Other arrangements are identical with those in the second embodiment, and explanation thereof in detail will be omitted here.

FIG. 9 shows the armature 11 according to the fifth embodiment of the invention which is a modification of the one in the third embodiment, as illustrated in FIGS. 6 and 7.

The commutator 22 has the V-shaped ridges 24 which, unlike the third embodiment, protrude from the flat areas 29 of the commutator surface in the axial direction of the armature shaft 12.

The range a2 in the radius direction of the commutator surface within which the ridges 24 are formed is, like the third embodiment, smaller than the width A2 of each of the brushes 25, as viewed from the radius direction of the commutator 22, and lies within an area of the commutator surface on which the brushes 25 are to slide. Accordingly, end portions of the bottom of each of the brushes 25 which are opposed in the radius direction of the commutator 22 slide on the flat areas 29 of the commutator 22.

Other arrangements are identical with those in the third embodiment, and explanation thereof in detail will be omitted here.

We calculated a desired bending strength of the brushes 25 in each of the first to fifth embodiments in the manner, as described below. FIG. 10 shows a bending strength test machine we used.

First, we prepared a test piece 200 having a given length and a rectangular cross section.

We placed the test piece 200 on two supports 211 arrayed at a given interval away from each other.

We put a wedge 120 on the center of the test piece 200 and pressed it at a constant velocity of 29N/s or less and measured a maximum load applied to the test piece 200 when broken.

We determined the bending strength of the test piece 200 according to an equation of 8PL/(2AB2) where L is the distance (cm) between the supports 211, A is the width (cm) of the test piece 200, B is the thickness (cm) of the test piece 200, and P is the maximum load (N) when the test piece 10 is broken.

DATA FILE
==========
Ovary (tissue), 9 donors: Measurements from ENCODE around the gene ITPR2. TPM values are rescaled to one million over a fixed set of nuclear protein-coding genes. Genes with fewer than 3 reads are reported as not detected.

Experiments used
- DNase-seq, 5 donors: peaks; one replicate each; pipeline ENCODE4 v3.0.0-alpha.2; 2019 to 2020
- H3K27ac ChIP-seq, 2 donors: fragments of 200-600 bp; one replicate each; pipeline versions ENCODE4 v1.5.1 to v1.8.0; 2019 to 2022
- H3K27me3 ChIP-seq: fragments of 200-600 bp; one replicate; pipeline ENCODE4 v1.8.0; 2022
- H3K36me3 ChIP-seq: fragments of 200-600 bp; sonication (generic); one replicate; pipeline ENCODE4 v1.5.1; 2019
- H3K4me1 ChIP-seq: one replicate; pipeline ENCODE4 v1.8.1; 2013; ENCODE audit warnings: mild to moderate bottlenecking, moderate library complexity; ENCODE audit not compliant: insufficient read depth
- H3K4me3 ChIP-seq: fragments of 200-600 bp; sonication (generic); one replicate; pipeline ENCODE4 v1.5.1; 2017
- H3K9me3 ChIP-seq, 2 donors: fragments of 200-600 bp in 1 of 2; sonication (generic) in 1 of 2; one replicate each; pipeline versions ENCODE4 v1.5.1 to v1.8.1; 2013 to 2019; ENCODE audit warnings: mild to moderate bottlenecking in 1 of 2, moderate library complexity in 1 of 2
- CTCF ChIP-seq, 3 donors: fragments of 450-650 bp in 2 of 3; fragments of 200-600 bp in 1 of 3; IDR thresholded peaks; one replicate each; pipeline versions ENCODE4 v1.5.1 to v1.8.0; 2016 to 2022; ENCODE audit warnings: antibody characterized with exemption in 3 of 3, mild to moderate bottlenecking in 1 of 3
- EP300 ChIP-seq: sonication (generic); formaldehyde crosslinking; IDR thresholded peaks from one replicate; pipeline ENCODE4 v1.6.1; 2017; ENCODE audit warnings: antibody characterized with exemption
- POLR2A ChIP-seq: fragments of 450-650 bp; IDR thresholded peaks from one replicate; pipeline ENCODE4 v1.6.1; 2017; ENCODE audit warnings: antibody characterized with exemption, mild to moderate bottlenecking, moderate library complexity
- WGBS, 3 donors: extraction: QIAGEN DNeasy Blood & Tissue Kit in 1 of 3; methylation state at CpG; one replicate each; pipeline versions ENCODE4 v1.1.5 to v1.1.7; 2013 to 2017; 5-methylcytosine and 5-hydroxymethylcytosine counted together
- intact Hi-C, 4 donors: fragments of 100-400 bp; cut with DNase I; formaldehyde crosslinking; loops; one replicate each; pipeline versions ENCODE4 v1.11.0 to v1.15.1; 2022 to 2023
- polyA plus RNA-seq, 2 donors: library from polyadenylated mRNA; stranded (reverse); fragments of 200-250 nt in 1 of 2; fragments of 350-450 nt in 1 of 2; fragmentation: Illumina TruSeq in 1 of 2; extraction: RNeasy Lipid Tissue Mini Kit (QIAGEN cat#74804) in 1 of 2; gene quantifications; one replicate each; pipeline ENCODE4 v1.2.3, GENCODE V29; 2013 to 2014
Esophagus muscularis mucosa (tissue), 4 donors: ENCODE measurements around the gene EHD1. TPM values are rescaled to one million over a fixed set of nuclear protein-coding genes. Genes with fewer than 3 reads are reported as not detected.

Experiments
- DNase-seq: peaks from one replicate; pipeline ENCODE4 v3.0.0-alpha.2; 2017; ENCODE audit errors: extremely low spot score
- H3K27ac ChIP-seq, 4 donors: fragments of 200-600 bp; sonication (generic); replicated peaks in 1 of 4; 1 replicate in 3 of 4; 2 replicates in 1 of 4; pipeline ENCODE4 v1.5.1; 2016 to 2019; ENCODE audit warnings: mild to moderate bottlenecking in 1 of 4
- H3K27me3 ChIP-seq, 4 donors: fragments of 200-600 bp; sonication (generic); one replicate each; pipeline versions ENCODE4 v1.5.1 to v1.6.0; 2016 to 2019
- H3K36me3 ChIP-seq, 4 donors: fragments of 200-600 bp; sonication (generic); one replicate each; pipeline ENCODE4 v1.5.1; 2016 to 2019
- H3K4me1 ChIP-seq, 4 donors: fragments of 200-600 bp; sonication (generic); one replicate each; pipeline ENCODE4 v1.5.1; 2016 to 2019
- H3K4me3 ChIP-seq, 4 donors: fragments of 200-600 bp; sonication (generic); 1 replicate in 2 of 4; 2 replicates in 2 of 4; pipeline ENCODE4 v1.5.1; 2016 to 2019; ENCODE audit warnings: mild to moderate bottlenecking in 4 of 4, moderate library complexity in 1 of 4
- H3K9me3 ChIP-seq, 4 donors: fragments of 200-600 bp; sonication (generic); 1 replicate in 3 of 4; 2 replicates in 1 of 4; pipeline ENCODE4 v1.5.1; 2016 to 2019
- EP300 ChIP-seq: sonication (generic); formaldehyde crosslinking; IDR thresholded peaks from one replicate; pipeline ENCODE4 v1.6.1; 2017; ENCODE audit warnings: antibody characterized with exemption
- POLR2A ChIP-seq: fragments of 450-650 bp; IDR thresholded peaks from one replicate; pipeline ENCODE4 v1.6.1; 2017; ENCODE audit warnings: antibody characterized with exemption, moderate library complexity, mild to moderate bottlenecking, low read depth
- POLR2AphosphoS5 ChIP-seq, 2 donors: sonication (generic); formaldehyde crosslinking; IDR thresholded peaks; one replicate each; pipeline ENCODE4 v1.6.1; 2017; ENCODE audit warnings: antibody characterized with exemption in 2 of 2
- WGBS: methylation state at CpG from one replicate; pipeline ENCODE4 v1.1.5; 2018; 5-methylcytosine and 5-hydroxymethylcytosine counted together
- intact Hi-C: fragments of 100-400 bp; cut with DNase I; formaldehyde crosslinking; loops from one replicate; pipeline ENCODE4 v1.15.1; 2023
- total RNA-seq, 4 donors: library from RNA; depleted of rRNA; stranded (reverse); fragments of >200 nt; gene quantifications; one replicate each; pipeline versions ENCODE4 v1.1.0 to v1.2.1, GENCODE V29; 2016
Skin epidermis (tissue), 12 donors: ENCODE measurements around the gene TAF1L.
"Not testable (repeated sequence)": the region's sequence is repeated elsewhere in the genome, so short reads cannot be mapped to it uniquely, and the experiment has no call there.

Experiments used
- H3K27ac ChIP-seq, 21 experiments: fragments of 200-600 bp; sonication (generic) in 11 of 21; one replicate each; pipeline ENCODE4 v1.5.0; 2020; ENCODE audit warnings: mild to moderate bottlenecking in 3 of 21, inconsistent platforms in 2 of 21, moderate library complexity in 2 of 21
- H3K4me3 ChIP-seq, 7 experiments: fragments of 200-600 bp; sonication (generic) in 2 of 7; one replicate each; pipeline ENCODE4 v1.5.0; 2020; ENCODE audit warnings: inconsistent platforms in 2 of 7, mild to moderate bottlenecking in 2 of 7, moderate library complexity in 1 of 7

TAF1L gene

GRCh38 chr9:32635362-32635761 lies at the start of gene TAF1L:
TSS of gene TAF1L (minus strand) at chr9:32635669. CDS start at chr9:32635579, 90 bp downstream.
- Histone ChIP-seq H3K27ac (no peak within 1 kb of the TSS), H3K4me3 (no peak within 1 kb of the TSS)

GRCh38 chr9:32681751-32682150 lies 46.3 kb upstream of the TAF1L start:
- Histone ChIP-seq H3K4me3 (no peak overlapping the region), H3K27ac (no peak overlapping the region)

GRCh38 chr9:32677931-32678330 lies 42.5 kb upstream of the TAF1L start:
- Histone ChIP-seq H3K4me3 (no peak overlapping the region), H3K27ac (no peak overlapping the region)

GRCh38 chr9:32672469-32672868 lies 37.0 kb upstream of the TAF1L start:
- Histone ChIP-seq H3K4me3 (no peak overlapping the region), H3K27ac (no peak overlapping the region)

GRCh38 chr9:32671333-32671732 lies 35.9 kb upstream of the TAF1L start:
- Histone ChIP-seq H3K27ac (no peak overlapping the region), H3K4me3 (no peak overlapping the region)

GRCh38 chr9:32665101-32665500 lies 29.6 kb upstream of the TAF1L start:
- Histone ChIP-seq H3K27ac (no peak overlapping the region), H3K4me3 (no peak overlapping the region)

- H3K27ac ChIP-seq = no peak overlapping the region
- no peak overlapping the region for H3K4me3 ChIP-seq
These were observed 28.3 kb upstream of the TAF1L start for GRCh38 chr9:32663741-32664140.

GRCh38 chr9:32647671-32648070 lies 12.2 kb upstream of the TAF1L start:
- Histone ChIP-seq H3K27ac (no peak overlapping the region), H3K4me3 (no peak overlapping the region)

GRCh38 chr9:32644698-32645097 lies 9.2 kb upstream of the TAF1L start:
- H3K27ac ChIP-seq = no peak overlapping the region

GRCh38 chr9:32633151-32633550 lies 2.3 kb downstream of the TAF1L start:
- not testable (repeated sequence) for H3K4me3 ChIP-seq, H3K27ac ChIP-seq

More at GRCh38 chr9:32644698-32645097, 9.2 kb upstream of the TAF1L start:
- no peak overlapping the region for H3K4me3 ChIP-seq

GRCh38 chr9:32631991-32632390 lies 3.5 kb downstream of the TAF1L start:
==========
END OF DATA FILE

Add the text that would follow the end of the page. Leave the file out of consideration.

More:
Finally, we calculated the bending strength of the brushes 25 based on that of the test piece 200, as determined in the above manner.

The brushes 25, as used in each of the above embodiments and embodiments which will be discussed later, are preferably designed to have a bending strength of 16 MPa or more, as determined in the above manner.

The starter 1, as described above, usually undergoes high vibrations transmitted from the engine, thus increasing ease with which the brushes 25 crack as the bending strength of the brushes 25 decreases. We experimentally found a relation between the bending strength of the brushes 25, as determined in the above manner, and mechanical vibrations applied to the brushes 25. FIG. 11 represents test data on such a relation. The test data shows that when the bending strength of the brushes 25 is 16 MPa or more, cracks arising from the vibrations applied to the motor 2 of the starter 1 do not occur in the brushes 25 in the range of practical use of the motor 2.